“Why giving information is not the same as communicating.”

Why is there such an epidemic of poor communication in a world filled with seemingly unlimited technology? Most organizations I’ve worked with for the past 15 years as a full-time executive leadership coach, list communication as their number one complaint. If not careful, you can assume this is a simple cover for deeper issues masking the real problems at the heart of organizational failure.

Communication problems center on how everyone regards and treats information, as a tangible commodity. The prevailing expectation is that information is controllable, stable and obedient and therefore, manageable. Not so. Information is fluid and in a continual process of reorganizing itself. It is literally “in-formation.”

When there is not enough transparency, misinformation, gossip and rumors have lots of room and opportunities to grow. Most organizations, Christian or otherwise, are like petri dishes. Growing all kinds of untruths or half-truths in the absence of solid and open communication.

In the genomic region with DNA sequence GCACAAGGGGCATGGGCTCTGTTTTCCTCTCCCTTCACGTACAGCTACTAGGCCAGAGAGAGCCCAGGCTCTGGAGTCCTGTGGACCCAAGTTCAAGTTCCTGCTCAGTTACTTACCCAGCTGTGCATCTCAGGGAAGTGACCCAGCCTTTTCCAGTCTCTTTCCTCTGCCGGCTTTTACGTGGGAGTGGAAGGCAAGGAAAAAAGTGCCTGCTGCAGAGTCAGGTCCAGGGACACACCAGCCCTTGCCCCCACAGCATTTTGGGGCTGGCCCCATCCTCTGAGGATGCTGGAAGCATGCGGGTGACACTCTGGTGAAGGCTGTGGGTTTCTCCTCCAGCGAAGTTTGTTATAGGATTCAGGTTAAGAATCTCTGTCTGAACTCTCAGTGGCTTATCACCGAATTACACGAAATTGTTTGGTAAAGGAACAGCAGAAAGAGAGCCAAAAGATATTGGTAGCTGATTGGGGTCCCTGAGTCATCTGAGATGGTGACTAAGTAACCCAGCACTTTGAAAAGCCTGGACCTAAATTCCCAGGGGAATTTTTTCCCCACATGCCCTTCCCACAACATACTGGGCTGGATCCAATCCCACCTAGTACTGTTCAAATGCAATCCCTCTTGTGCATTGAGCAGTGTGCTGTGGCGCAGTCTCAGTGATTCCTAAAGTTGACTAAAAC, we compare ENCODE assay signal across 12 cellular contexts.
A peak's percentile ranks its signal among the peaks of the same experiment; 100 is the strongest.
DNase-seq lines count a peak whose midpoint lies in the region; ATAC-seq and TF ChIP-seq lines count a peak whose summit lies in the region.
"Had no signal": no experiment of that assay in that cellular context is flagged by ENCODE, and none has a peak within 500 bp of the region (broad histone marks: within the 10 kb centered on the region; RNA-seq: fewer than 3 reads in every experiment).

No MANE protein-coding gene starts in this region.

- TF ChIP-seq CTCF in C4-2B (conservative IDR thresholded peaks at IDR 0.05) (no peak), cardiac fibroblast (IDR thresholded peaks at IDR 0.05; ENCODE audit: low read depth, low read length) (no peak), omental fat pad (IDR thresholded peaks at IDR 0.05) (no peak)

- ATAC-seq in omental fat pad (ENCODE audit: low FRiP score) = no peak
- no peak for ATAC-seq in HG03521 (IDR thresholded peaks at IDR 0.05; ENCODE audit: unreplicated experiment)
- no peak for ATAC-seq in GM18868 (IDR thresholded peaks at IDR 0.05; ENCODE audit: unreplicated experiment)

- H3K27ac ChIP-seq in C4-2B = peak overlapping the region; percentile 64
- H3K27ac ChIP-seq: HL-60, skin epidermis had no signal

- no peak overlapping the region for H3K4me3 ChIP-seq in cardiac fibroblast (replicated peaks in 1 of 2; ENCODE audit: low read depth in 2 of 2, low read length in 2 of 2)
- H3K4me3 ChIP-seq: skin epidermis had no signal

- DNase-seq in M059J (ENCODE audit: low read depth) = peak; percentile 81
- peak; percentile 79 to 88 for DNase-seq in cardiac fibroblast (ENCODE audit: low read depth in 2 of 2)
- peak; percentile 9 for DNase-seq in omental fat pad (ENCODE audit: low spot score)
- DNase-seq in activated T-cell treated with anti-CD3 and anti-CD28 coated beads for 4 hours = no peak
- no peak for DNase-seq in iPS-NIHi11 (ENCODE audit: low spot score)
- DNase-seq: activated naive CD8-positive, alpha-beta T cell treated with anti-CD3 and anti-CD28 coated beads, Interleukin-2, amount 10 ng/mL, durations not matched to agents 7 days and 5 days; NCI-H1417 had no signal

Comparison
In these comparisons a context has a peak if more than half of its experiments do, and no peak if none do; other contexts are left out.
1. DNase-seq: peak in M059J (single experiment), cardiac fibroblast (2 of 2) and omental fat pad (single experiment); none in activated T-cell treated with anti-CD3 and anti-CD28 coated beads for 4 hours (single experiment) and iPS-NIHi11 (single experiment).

Not telling people what is going on does not help them function better in their responsibilities but creates a rumor mill. And, those mills operate 24/7. Leaders start those rumor mills by not saying enough soon enough, and with enough direction. Trust yourself more and trust the people you lead more.

If you can’t, you should not be leading. And, your team should be finding someone else to follow. If you don’t have confidence in yourself to be brutally honest with clear and concise information, why are you leading? If you can’t trust your team with that information, why are they still on your team?

Great leaders don’t communicate all the information to everyone all the time. However, the information they do communicate is accurate, adequate and shared as widely and deeply as needed in order for all team members to operate with competence and confidence.

Keep in mind, there are times when even the best leaders over-inform, meaning, give too much information. However, keep in mind, you can never over-communicate, give too much understanding about the information.

One of leaderships’ greatest responsibilities is to remove doubt and fear from the workplace. Inaccurate, inadequate or poorly communicated information creates most of the fear.

When was the last time you checked out the ”Fear and Doubt” gage of your team?